He examined it and handed it back to me. “Your price is right on,” he told me. “Don’t let them talk you down.” A few minutes later, he left and then came back with an official gold scale, weighed the ring for me and showed me the value, proving that what I’d been asking for wasn’t unreasonable.

In the face of so much greed and nastiness, he was kind and generous with his time and information.

A little while later, a lady who’s been at my past sales came by. We chatted briefly about the jewelry vulture experience, and then she said, “Well, hopefully you made enough to make your rent.”

I sighed and told her that we hadn’t yet. She nodded.

“I’m not a religious person,” she began. “I don’t really believe in anything. I don’t go to church. But I was here before, and I heard you telling someone that everything works out. You said that God had taken care of you before. I remember you saying that. If he did then, I think he will now, too.”

My breath caught because this woman was saying precisely what I needed to hear, at the moment I needed to hear it. She didn’t buy anything, but she actually gave me more than anyone else did today.

As I sit tonight, considering how the day went, I could focus on the people who swarmed me early in the morning. I could be sad that we didn’t sell more, that my porch is filled with unsold items that will be donated later this week.

Or I could be grateful for the man who reassured me that I hadn’t held out too long on the price of the ring. I could focus on the woman who reminded me that it’s going to be okay, who reminded me of my own words. I could appreciate that we did make something toward the amount we need.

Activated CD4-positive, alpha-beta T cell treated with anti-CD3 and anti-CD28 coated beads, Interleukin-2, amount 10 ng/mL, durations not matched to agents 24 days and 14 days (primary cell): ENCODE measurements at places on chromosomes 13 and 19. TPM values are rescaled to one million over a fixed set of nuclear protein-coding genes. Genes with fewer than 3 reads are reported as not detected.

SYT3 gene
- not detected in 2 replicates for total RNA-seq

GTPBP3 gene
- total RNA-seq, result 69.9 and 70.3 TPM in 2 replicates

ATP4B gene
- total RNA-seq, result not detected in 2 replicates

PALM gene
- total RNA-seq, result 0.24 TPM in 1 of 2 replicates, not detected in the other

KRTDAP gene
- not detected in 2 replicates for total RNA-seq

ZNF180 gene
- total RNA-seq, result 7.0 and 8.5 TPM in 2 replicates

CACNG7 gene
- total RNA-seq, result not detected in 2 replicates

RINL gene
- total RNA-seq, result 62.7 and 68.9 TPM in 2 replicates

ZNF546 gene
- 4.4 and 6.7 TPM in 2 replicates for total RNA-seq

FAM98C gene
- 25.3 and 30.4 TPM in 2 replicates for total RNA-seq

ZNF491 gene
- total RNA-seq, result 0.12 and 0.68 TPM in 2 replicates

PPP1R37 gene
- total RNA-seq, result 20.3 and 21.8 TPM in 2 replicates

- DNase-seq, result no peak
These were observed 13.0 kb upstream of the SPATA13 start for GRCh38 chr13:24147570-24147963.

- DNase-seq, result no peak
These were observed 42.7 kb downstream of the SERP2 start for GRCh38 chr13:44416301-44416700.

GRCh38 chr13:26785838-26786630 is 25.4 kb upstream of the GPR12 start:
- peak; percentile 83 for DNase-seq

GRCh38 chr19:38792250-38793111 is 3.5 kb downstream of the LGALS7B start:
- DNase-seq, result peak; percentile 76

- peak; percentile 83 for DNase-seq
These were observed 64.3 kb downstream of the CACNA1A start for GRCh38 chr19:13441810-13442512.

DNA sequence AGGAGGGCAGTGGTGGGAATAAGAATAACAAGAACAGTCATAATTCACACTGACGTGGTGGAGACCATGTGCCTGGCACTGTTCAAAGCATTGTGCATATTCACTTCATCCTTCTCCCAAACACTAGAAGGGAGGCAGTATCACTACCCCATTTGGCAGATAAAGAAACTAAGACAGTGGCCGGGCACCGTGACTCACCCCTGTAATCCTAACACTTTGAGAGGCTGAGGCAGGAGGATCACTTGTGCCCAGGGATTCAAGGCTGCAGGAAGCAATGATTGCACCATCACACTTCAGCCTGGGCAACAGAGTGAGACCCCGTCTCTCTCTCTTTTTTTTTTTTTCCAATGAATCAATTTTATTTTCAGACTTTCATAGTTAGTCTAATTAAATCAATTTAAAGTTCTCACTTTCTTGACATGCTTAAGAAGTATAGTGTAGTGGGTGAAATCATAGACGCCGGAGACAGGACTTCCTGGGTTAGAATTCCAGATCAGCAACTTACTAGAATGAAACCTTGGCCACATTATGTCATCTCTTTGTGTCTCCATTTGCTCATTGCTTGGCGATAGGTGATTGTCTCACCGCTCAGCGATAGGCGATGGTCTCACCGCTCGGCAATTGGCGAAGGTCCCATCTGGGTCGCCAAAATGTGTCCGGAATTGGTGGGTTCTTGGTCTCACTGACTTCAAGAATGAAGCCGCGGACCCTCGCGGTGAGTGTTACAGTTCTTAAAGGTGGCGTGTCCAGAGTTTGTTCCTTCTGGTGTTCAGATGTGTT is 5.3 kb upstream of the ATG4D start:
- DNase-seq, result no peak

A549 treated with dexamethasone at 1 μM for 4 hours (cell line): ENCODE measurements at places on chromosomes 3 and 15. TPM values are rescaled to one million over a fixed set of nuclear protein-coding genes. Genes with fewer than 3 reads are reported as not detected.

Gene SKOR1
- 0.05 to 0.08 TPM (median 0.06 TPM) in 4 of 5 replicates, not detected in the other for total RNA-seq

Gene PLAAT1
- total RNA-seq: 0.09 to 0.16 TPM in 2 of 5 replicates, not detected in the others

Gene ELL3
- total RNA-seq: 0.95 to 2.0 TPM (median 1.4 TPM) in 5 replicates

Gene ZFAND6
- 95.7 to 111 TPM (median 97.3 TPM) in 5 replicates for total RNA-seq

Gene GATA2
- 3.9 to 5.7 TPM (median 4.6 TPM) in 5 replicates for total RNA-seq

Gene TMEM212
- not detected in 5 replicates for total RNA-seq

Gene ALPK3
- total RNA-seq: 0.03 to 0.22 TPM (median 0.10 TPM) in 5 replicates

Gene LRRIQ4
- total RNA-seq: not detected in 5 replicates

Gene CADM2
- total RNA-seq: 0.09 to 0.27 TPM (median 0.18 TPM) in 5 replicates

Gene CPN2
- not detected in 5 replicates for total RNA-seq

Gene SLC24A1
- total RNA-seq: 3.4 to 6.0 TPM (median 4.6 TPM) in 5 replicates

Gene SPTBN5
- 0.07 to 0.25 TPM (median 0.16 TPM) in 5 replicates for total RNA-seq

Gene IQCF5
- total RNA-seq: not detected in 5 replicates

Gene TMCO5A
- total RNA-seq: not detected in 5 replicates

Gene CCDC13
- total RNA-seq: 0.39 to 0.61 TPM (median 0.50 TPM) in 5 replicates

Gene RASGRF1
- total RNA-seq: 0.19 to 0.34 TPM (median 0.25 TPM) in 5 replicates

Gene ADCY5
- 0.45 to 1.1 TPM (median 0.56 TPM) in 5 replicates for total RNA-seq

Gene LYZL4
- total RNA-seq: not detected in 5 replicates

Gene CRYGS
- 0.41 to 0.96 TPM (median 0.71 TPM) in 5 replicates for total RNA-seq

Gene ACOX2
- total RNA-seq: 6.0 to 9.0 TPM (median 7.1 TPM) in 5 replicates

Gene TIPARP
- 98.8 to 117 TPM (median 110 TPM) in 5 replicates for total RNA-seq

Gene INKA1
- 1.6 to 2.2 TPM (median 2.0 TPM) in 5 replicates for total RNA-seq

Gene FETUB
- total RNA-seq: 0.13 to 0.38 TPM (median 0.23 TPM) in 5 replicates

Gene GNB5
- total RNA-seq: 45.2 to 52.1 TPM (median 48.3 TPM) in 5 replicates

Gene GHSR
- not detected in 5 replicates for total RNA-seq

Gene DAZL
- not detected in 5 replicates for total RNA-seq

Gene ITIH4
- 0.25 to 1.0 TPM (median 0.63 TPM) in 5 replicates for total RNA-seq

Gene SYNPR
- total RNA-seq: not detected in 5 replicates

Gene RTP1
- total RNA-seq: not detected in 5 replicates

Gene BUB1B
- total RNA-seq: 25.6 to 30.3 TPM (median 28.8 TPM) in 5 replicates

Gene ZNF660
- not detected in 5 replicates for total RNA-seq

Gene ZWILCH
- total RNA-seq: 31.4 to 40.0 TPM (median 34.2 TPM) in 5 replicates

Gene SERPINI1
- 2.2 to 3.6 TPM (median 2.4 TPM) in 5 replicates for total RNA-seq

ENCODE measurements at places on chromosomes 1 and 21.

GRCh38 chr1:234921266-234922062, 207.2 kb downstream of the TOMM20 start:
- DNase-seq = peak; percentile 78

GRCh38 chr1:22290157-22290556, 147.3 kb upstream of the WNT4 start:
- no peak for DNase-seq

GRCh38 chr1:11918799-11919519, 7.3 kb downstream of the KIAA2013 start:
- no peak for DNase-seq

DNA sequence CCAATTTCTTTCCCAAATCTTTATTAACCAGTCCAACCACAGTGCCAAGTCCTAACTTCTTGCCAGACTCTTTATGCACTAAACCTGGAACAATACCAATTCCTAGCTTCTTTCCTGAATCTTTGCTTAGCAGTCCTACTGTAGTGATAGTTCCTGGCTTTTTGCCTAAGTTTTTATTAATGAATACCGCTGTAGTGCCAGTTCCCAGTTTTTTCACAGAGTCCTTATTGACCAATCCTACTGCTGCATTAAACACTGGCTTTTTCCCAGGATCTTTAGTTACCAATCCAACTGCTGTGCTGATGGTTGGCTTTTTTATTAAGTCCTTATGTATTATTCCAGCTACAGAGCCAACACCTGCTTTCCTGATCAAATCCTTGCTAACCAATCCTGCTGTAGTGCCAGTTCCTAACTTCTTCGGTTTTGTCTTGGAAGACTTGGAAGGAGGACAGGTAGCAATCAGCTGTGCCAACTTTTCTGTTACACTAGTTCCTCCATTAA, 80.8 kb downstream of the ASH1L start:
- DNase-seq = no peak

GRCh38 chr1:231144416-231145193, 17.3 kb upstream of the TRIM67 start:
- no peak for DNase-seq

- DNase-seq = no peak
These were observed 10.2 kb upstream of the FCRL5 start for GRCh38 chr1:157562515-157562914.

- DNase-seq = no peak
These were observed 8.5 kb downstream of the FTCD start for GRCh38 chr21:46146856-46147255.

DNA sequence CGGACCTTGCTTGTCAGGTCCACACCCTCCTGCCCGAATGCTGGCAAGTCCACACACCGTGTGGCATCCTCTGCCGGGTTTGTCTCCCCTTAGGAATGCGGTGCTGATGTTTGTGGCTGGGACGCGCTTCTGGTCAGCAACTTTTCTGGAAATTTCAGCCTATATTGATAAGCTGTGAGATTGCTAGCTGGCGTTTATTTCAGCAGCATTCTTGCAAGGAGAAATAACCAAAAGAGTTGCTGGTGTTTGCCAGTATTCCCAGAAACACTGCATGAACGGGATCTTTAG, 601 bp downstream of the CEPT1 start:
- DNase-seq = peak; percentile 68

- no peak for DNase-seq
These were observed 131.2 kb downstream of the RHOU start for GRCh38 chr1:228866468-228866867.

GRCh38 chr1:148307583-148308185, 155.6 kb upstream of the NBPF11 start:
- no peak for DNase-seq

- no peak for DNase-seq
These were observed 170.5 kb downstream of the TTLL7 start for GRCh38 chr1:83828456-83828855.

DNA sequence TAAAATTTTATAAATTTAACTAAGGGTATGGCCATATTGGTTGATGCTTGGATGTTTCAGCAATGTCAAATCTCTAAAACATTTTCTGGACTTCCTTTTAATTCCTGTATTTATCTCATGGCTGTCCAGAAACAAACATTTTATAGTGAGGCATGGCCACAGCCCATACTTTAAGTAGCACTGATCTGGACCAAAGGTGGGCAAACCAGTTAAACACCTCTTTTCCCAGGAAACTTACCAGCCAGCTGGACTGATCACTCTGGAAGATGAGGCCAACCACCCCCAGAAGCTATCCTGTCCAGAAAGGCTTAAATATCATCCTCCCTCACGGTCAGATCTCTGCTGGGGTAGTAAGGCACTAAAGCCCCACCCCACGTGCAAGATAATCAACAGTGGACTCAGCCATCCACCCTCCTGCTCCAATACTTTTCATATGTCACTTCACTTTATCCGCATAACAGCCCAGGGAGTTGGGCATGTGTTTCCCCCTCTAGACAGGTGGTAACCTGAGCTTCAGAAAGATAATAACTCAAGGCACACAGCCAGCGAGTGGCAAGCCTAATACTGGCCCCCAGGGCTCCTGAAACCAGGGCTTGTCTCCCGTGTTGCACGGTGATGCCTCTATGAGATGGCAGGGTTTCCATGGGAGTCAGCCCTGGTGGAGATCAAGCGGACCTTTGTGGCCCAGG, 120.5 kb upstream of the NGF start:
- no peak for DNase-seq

You don’t have to be religious or even spiritual to choose your point of focus. You just have to shift perspective . . . make the choice to see what is positive. I’m not preaching here. I know how hard life can be. Trust me.

But I’m going to do my best to look at the sunny side whenever can. Won’t you join me?

 

Love stories for our era

In the late autumn, I was exhausted after back-to-back-to-back travel, and I spent a few days hiding in bed with only my phone and the remote to my Fire stick. As I surfed Prime, Hulu and Netflix, I spied a promo for a show I’d been seeing for a while and decided to give it a shot.

Modern Love reminds me vaguely of the old Love, American Style show that I watched in the Dark Ages, except that this version is more serious, less fun and frolics than it is a study of the intricacies and pitfalls of love in the twenty-first century. There are eight episodes, each with a different couple and a different set of complications. The couples vary in ages and situations, but all of them live in New York City–which makes sense, as the show is based on the weekly column of the same name published by The New York Times.

I watched four episodes that first day, I think, and then I’ve enjoyed the rest of them over the past couple of weeks, finishing the last two today–and I’m not ashamed to say that I sniffled through the last one.

These romances are not painted with a rosy, unrealistic hue. The characters are real and flawed, and some of them are somewhat unlikable . . . and yet the stories themselves are all appealing and enduring. They are most of all real.

My favorites were episodes one, three, seven and eight–but I really loved them all. I recommend this series and suggest that if you can, watch all eight together. It will make the ending that much sweeter.

I’d love to hear what you think about Modern Love!

Yes, I am a Nana!

I’m thrilled to announce that our first grandchild, Delia Joy, was born on Sunday, January 13th. She weighed in 8 pounds and is gorgeous!

A few pictures of her being welcomed to the family . . .